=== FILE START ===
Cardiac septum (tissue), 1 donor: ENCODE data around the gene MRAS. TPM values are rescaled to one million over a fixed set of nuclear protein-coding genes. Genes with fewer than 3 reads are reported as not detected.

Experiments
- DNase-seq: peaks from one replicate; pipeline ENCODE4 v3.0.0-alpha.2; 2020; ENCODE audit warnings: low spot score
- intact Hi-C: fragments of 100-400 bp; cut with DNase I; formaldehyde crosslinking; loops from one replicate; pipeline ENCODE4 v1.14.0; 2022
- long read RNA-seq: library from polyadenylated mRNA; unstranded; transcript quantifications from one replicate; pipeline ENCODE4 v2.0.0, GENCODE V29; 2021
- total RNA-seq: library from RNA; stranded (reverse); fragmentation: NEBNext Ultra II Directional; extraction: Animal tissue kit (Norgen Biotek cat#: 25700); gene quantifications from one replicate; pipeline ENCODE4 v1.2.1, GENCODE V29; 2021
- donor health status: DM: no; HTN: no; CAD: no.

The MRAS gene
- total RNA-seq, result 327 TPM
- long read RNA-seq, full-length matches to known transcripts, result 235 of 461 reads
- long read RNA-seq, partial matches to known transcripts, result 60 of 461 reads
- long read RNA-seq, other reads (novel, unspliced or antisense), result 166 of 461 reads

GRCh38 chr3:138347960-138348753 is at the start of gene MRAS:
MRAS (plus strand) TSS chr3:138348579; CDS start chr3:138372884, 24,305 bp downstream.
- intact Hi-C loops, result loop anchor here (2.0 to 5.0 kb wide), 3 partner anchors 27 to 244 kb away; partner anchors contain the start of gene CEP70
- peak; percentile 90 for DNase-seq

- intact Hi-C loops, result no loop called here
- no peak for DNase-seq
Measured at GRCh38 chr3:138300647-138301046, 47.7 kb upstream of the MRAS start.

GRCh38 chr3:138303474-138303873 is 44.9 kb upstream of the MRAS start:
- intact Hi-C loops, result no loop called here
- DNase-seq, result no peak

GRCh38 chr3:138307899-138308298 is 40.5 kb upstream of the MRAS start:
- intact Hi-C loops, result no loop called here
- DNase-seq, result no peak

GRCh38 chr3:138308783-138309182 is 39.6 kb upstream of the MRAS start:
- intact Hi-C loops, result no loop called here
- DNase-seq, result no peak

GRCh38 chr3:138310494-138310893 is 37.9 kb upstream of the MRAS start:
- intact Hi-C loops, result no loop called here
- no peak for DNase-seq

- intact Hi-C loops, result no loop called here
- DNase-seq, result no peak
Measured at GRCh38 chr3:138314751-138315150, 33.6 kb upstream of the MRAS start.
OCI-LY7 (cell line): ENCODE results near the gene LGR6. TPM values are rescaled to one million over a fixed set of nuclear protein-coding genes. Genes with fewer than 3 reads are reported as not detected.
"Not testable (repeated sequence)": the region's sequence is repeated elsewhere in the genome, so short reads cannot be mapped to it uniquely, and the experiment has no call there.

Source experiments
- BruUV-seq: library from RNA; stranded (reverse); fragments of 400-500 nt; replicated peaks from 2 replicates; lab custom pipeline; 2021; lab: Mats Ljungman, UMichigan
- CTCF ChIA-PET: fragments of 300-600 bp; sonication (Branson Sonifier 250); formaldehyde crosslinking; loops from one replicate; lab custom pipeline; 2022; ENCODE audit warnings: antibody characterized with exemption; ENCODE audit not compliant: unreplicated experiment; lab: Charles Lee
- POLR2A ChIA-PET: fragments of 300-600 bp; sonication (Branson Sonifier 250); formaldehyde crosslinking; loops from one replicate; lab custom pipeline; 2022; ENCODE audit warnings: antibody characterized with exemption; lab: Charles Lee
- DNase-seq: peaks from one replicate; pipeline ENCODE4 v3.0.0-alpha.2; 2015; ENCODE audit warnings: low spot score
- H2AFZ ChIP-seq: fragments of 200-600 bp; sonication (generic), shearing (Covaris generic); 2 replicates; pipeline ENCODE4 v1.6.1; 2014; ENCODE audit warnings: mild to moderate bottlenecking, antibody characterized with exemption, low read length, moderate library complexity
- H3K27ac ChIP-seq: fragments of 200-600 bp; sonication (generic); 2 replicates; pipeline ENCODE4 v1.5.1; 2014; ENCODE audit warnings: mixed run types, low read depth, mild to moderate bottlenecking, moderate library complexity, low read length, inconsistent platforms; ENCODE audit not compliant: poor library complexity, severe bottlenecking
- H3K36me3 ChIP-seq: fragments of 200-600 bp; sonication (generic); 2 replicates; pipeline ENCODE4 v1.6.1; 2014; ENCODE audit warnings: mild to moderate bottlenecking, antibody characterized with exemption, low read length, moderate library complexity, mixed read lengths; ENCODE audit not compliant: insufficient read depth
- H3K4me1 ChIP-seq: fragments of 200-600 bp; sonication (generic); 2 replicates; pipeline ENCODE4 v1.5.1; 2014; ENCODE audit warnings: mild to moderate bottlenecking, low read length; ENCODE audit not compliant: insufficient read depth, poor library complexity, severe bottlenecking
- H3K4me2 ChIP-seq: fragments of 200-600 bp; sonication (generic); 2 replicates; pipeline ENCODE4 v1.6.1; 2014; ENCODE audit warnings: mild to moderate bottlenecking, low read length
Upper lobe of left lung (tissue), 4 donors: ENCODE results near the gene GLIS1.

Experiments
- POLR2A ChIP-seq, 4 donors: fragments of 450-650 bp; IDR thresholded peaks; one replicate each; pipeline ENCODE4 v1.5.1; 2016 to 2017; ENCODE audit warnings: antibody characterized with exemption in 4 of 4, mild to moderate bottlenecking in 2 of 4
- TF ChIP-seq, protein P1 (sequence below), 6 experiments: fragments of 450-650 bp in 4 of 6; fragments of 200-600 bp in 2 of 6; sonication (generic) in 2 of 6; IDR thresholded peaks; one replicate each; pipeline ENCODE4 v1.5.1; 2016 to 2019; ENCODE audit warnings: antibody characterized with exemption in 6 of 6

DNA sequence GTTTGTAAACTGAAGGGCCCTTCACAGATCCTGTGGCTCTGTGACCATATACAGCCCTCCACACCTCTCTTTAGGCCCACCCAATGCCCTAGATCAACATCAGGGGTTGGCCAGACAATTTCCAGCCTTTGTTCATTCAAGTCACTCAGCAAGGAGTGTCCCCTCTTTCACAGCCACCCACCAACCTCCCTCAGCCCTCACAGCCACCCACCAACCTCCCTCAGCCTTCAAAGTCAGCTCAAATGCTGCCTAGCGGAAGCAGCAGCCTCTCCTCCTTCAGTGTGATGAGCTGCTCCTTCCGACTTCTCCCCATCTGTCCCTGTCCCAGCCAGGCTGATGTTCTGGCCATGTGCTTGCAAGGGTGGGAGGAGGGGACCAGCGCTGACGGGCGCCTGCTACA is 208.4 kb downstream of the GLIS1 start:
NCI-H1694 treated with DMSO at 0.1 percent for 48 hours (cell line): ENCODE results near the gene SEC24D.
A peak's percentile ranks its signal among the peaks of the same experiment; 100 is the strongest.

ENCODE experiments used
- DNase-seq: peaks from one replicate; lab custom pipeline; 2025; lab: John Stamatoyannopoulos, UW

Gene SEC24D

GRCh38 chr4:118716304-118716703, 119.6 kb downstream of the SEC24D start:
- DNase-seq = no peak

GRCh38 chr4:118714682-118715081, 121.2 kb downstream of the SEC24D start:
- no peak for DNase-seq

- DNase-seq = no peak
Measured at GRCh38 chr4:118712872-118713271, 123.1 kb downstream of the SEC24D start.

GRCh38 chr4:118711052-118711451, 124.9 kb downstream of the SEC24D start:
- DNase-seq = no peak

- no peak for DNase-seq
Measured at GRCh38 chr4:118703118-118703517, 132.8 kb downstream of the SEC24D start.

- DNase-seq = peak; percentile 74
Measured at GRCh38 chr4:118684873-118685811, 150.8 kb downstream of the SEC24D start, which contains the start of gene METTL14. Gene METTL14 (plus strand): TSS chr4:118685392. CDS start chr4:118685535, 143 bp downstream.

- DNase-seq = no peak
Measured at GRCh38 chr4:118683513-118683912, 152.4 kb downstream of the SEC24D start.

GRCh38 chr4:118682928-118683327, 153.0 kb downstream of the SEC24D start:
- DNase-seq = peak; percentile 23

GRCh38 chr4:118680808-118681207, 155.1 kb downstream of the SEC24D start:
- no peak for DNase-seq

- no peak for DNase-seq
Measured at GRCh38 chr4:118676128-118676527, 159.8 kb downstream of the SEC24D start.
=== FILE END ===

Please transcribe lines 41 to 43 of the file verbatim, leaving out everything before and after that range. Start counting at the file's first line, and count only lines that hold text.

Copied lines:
- DNase-seq: peaks from one replicate; pipeline ENCODE4 v3.0.0-alpha.2; 2015; ENCODE audit warnings: low spot score
- H2AFZ ChIP-seq: fragments of 200-600 bp; sonication (generic), shearing (Covaris generic); 2 replicates; pipeline ENCODE4 v1.6.1; 2014; ENCODE audit warnings: mild to moderate bottlenecking, antibody characterized with exemption, low read length, moderate library complexity
- H3K27ac ChIP-seq: fragments of 200-600 bp; sonication (generic); 2 replicates; pipeline ENCODE4 v1.5.1; 2014; ENCODE audit warnings: mixed run types, low read depth, mild to moderate bottlenecking, moderate library complexity, low read length, inconsistent platforms; ENCODE audit not compliant: poor library complexity, severe bottlenecking